Monday, December 17, 2012

Today's links

1---US housing prices revert to long-term per capita income growth, sober look
Over a long period, home prices tend to follow growth in per capita income. After bouncing off the recent lows, home prices have once again reverted to their long-run growth trend. (Housing, back at trend)  see chart
2---BOJ's money printing is offset by households' cash hoarding, sober look
3---Spanish Repossessed Property Prices Tumble 65% in Credit Crunch, Bloomberg
Prices of repossessed Spanish homes offloaded by lenders this year tumbled 65 percent as a million new properties remain unsold and buyers find it more difficult to get mortgages, according to Fitch Ratings.
The price decline is relative to the value of the property when the loans were made and is more than double the drop in real estate values recorded in government data. That compares with a 45 percent slump in Portuguese repossessed house values...

Spain’s property market is hampered by the country falling into its second recession in three years and struggling withEurope’s highest unemployment rate of 25 percent. Fitch published its latest study five years after a decade-long real estate bubble burst and just as Spain sets up its so-called bad bank to purge toxic assets from the books of troubled lenders.

“Fitch believes that the factors weighing on the Spanish residential property market will continue to deteriorate,”Madrid-based analysts Carlos Massip and Juan David Garcia wrote in the report. “The gap between original valuation and the sale price is a reflection of a distressed mortgage market, characterized by high borrower indebtedness, constrained affordability” and “falling property prices,” they wrote.
The drop in this year’s sale prices of repossessed Spanish properties is the sharpest since the financial crisis began and compares with an average 50 percent decline since 2007, the analysts wrote.
Repossessed property prices are lower than official real estate values because banks discount houses and apartments to achieve sales and clear their balance sheets. Banks in Spain seized more than 200,000 residential properties, adding to about 1 million newly built homes for sale, Fitch said.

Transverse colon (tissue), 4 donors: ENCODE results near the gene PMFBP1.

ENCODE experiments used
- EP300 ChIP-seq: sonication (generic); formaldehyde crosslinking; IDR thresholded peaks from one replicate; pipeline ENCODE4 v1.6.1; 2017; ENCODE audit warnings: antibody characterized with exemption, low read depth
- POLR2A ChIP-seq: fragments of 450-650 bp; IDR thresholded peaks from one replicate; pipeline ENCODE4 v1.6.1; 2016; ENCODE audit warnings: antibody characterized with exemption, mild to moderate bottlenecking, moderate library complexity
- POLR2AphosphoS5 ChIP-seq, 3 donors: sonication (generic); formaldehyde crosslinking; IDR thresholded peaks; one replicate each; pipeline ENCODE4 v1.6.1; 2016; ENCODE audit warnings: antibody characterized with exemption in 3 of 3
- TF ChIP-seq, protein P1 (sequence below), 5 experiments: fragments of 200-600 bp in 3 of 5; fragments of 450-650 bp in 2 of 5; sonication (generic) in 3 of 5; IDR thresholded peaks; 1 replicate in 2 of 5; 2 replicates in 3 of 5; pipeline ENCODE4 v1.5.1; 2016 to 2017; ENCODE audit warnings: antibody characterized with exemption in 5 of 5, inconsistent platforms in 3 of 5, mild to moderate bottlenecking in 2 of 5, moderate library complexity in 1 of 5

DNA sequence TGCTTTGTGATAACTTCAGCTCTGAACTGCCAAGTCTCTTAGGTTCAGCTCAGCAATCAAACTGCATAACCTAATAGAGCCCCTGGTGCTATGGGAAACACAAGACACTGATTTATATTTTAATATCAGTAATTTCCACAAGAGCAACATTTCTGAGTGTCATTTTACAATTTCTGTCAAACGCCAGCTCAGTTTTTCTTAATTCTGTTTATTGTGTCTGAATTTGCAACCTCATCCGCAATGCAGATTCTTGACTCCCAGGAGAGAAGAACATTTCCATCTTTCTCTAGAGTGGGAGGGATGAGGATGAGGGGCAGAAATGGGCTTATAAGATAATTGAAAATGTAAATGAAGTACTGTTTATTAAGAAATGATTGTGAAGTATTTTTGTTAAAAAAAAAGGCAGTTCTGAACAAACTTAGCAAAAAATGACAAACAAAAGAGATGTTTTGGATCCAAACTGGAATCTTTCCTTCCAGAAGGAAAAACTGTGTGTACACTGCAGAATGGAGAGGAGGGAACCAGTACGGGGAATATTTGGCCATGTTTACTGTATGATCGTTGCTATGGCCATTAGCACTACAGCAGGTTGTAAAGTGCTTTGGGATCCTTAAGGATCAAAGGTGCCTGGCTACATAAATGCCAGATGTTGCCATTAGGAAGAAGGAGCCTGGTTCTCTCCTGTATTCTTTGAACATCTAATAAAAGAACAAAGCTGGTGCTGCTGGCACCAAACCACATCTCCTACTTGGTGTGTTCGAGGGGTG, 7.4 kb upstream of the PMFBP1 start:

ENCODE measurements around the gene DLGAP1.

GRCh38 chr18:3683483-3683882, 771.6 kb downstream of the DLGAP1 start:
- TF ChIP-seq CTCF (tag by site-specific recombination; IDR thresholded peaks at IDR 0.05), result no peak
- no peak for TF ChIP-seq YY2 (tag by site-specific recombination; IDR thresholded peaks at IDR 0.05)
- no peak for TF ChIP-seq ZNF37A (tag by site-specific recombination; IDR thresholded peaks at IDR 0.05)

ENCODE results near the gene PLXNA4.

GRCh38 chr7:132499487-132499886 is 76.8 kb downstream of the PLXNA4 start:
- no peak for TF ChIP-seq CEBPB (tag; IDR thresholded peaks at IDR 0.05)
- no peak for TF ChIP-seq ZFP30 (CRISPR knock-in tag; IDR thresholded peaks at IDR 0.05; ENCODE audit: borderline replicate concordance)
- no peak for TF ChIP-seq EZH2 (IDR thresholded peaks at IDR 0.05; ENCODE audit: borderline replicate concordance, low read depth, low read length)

4---Global powers will keep pouring oil on the fire in Syria - Hezbollah, RT

5---Right-wing LDP government to take office in Japan, WSWS 
6---Mainstream Media Finally Awakens to the Fact that Big Banks Are Criminal Enterprises, zero hedge
New York Times editorial argues:
It is a dark day for the rule of law. Federal and state authorities have chosen not to indict HSBC, the London-based bank, on charges of vast and prolonged money laundering, for fear that criminal prosecution would topple the bank and, in the process, endanger the financial system. They also have not charged any top HSBC banker in the case, though it boggles the mind that a bank could launder money as HSBC did without anyone in a position of authority making culpable decisions.

Clearly, the government has bought into the notion that too big to fail is too big to jail. When prosecutors choose not to prosecute to the full extent of the law in a case as egregious as this, the law itself is diminished. The deterrence that comes from the threat of criminal prosecution is weakened, if not lost.

 Even large financial settlements are small compared with the size of international major banks. More important, once criminal sanctions are considered off limits, penalties and forfeitures become just another cost of doing business, a risk factor to consider on the road to profits.

 According to several law enforcement officials with knowledge of the inquiry, prosecutors found that, for years, HSBC had also moved tainted money from Mexican drug cartels and Saudi banks with ties to terrorist groups. Those findings echo those of a Congressional report, issued in July, which said that between 2001 and 2010, HSBC exposed the American “financial system to money laundering and terrorist financing risks.”
As the New York Times correctly points out:
If banks operating at the center of the global economy cannot be held fully accountable, the solution is to reduce their size by breaking them up and restricting their activities — not shield them and their leaders from prosecution for illegal activities.
The Washington Post writes that its not just HSBC: